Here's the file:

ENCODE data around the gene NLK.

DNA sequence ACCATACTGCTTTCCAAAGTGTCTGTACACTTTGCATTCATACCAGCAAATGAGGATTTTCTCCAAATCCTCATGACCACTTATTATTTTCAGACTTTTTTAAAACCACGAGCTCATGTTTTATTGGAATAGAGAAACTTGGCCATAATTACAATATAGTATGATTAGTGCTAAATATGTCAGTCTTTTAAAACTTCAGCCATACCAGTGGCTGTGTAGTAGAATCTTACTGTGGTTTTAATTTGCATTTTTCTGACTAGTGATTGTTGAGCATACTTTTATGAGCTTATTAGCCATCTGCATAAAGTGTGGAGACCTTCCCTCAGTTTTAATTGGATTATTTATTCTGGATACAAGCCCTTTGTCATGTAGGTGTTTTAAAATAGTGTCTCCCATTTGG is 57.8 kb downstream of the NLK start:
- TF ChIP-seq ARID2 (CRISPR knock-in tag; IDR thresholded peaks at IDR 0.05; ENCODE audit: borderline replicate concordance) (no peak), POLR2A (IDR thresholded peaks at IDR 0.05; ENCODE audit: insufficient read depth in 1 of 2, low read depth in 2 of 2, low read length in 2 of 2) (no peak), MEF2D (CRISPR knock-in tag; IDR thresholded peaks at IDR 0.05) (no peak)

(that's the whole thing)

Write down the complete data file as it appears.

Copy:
ENCODE data around the gene NLK.

DNA sequence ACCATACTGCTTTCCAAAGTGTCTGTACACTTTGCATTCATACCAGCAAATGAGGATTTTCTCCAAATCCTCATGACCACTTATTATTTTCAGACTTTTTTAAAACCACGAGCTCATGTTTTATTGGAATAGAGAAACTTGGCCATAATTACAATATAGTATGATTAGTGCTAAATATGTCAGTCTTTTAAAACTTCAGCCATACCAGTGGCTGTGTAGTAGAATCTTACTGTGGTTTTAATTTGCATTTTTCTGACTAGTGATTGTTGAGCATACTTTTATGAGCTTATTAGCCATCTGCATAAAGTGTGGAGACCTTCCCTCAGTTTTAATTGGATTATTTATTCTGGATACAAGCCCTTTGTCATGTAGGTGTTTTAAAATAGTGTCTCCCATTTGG is 57.8 kb downstream of the NLK start:
- TF ChIP-seq ARID2 (CRISPR knock-in tag; IDR thresholded peaks at IDR 0.05; ENCODE audit: borderline replicate concordance) (no peak), POLR2A (IDR thresholded peaks at IDR 0.05; ENCODE audit: insufficient read depth in 1 of 2, low read depth in 2 of 2, low read length in 2 of 2) (no peak), MEF2D (CRISPR knock-in tag; IDR thresholded peaks at IDR 0.05) (no peak)